Malcolm Guite is poet-priest and Chaplain of Girton College Cambridge, but he often travels round Great Britain, and to North America, to give lectures, concerts and poetry readings.  For more details of these and other engagements go to his Events Page

Photo courtesy Lancia E. Smith

 

51vg-xoskvl-_sy346_For every day from Shrove Tuesday to Easter Day, the bestselling poet Malcolm Guite chooses a favourite poem from across the Christian spiritual and English literary traditions and offers incisive seasonal reflections on it.

Lent is a time to reorient ourselves, clarify our minds, slow down, recover from distraction and focus on the values of God’s kingdom. Poetry, with its power to awaken the mind, is an ideal companion for such a time. This collection enables us to turn aside from everyday routine and experience moments of transfigured vision as we journey through the desert landscape of Lent and find refreshment along the way.

Following each poem with a helpful prose reflection, Malcolm Guite has selected from classical and contemporary poets, from Dante, John Donne and George Herbert to Seamus Heaney, Rowan Williams and Gillian Clarke, and his own acclaimed poetry.

 

ART: Discord Expels Art and Science

Style: Baroque

Faith In Honest Doubt by Alfred Tennyson

The_Incredulity_of_Saint_Thomas-Caravaggio_(1601-2)
The Incredulity of Saint Thomas by Caravaggio,

 

You tell me, doubt is Devil-born.

I know not: one indeed I knew
In many a subtle question versed,
Who touch’d a jarring lyre at first,
But ever strove to make it true:

Perplext in faith, but pure in deeds,
At last he beat his music out.
There lives more faith in honest doubt,
Believe me, than in half the creeds.

He fought his doubts and gather’d strength,
He would not make his judgment blind,
He faced the spectres of the mind
And laid them: thus he came at length

To find a stronger faith his own;
And Power was with him in the night,
Which makes the darkness and the light,
And dwells not in the light alone,

But in the darkness and the cloud,
As over Siniai’s peaks of old,
While Israel made their gods of gold,
Altho’ the trumpet blew so loud.

Hear Malcolm Guite read today’s poem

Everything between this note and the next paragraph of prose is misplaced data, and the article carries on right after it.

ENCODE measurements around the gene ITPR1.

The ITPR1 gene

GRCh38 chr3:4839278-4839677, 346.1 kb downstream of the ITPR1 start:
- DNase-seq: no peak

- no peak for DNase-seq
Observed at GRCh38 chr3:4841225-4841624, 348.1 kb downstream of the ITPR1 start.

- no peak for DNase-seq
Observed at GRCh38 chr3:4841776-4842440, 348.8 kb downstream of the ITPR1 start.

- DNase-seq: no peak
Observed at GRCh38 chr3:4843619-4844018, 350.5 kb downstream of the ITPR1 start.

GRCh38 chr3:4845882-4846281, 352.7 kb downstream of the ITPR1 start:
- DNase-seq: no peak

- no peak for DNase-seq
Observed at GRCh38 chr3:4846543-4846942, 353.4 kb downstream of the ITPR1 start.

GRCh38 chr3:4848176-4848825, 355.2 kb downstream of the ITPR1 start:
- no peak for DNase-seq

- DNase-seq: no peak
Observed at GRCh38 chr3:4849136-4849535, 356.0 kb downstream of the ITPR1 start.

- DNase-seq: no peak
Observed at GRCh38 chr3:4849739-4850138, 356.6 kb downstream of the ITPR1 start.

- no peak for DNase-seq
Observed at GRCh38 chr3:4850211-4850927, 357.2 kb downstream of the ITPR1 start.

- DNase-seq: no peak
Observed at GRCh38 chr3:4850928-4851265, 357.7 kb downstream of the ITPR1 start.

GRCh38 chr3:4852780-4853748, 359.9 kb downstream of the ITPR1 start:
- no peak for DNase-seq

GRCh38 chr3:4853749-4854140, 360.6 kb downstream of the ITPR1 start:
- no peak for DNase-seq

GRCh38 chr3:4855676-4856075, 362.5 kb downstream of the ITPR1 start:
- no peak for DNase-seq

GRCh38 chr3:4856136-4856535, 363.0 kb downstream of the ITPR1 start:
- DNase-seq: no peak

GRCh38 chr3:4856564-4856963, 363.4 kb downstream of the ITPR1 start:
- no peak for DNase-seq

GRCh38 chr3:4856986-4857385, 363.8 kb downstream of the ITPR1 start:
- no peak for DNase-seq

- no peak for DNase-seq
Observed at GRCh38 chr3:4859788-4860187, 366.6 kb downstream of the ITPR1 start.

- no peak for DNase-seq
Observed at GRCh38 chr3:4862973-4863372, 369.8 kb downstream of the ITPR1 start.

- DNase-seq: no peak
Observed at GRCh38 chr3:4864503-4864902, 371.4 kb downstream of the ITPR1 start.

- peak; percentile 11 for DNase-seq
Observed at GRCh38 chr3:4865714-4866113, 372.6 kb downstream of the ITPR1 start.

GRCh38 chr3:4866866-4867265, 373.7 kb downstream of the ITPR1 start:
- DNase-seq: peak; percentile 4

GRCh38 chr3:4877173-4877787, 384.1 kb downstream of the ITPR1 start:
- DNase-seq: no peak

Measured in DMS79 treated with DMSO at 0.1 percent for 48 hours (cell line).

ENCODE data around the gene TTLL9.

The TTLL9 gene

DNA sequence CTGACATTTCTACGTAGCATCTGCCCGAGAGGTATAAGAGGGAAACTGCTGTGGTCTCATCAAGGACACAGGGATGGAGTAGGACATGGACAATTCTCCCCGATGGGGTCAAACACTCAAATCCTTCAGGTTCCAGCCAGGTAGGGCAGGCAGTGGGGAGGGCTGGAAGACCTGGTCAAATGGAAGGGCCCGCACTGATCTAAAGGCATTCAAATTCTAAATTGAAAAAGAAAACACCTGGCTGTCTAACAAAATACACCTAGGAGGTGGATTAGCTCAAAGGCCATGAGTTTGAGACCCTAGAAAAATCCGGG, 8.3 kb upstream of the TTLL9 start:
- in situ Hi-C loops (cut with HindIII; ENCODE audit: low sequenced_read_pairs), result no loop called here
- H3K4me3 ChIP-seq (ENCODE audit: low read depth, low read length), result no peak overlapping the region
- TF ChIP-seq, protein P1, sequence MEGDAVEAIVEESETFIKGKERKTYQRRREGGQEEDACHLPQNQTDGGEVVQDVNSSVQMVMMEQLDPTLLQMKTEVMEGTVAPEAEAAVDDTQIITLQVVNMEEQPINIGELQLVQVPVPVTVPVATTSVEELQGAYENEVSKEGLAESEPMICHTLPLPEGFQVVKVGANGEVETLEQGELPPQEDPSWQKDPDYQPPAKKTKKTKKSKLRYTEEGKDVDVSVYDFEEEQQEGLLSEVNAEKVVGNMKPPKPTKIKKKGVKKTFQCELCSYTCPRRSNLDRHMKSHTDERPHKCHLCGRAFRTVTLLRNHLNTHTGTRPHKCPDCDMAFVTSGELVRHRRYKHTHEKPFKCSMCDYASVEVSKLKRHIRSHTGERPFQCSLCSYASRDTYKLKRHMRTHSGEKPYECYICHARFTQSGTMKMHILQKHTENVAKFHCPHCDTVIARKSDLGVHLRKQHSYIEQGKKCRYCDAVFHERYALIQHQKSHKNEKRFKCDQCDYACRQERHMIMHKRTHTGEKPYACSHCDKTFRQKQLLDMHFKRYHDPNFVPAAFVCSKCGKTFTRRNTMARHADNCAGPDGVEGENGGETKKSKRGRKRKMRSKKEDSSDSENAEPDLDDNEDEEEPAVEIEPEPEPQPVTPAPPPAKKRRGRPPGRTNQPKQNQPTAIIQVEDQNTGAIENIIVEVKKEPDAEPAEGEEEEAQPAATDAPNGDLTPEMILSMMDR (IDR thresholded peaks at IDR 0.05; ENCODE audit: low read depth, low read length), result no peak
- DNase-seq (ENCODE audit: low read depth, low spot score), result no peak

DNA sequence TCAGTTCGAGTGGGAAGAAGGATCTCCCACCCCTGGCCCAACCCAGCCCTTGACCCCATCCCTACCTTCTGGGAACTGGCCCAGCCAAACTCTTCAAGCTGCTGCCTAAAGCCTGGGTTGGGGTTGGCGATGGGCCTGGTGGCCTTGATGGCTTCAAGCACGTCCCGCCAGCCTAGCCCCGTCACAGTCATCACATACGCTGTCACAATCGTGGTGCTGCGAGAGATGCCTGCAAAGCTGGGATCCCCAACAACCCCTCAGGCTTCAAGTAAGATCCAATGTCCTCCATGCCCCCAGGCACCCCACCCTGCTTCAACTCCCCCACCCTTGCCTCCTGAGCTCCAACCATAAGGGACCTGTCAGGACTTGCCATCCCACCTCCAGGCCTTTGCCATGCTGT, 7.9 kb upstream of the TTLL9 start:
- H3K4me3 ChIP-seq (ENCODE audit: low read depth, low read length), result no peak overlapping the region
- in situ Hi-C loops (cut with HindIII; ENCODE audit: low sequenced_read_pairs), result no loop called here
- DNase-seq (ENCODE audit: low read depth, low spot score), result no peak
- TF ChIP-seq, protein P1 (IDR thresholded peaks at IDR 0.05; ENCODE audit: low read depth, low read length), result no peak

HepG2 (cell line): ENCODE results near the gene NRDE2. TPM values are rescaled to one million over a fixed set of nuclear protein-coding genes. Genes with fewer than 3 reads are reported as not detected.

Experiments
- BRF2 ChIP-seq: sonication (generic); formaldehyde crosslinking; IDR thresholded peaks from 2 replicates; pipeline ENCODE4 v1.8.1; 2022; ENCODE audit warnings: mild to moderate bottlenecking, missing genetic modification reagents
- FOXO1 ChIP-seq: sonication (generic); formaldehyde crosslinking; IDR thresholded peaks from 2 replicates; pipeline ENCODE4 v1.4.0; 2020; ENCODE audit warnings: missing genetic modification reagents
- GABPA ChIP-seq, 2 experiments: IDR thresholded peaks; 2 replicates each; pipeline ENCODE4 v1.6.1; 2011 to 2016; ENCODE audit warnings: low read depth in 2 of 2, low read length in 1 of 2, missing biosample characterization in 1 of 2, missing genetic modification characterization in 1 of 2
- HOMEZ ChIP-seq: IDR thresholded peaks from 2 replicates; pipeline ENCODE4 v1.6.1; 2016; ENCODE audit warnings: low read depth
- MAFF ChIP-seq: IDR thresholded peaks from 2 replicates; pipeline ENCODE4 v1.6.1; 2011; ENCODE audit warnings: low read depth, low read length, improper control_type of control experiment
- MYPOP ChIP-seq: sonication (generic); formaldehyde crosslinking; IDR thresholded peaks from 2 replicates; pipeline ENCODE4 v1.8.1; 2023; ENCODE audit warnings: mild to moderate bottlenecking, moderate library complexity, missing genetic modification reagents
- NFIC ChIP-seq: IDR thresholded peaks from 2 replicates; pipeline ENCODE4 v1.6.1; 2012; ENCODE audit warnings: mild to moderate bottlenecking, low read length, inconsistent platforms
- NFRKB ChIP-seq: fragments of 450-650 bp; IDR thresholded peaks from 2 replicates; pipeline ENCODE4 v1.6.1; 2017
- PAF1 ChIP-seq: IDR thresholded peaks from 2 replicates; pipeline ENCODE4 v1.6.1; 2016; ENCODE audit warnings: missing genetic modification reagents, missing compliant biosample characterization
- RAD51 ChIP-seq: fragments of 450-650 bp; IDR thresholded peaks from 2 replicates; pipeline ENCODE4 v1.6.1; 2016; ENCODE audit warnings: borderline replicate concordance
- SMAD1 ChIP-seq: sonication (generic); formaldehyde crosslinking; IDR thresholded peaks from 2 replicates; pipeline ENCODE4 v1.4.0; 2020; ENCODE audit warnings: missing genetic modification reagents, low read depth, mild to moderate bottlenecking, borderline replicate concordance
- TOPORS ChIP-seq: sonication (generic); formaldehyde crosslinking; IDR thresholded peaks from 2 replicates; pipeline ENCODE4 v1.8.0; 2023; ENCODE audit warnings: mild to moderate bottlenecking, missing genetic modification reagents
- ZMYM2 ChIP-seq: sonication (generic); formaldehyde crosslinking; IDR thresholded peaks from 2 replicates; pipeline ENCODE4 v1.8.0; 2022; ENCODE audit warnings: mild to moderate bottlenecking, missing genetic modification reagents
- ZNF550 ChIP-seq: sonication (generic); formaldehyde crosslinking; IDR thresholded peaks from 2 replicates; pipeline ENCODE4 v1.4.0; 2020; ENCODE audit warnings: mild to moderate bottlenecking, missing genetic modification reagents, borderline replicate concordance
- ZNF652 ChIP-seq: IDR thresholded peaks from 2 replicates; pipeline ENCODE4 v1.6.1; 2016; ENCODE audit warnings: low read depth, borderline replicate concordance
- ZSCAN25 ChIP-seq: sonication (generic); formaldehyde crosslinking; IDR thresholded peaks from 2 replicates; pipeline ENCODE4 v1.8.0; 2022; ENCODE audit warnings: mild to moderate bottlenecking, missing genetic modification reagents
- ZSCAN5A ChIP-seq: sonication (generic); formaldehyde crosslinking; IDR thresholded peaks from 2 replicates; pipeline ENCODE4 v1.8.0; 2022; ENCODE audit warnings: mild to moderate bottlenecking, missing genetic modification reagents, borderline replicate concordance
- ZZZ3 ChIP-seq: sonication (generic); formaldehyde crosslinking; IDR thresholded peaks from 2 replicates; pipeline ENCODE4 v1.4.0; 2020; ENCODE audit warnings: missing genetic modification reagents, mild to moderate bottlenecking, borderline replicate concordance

RickDoubt is not unbelief.  It is a friend of Truth because honest Doubt is a seeker and Truth welcomes investigation. Tennyson wrote his famous In Memoriam as a response to and journal of grief following the death of his close friend Arthur Henry Hallam.  In it he lays bear the devastation which led to a crisis of faith, but to our benefit he carries us through to a better conclusion.

In The Word in the Wilderness, Malcolm Guite writes:

Towards the end of In Memoriam Tennyson addresses those who condemn doubters as weak, and suppress or demonize their own doubts. He shows instead that a mature and balanced faith is not one which has refused the agony and the wrestling but one that has been through them and grown from them. Paradoxically this famous passage about ‘faith in honest doubt, is also a place in which he makes one of his most explicit appeals to scripture, to the darkness and cloud of Sinai, contrasted with the sparkling certainties of the Golden Calf.

Has doubt ever brought you closer to God?

Mark 9:23–25

Jesus said to him, “If you can believe, all things are possible to him who believes.”

24Immediately the father of the child cried out and said with tears, “Lord, I believe; help my unbelief!”

25When Jesus saw that the people came running together, He rebuked the unclean spirit, saying to it, “Deaf and dumb spirit, I command you, come out of him and enter him no more!”

 

Dig Deeper: Literature & Liturgy

Alfred Tennyson

Alfred Tennyson

(1809–1892) The most popular English poet of the latter half of the nineteenth century, Tennyson was born in Somersby, Lincolnshire, the son of a country rector. He and his brother began to write verse and published a volume titled Poems by Two Brothers in 1827, the year Alfred left for Cambridge. He remained there until 1831, when financial need obligated him to return home, where he devoted himself to the craft of poetry. At Cambridge he developed a close friendship with Arthur Henry Hallam, who later became engaged to Tennyson’s sister. Hallam’s sudden death in Vienna at age twenty-two led to the publication of a long sequence of elegies by the poet in tribute to his friend. Finally completed and published in 1850, In Memoriam, is generally considered to be Tennyson’s finest work. Some parts of the poem have been made into hymns. Also in 1850 Tennyson was appointed Poet Laureate as successor to William Wordsworth.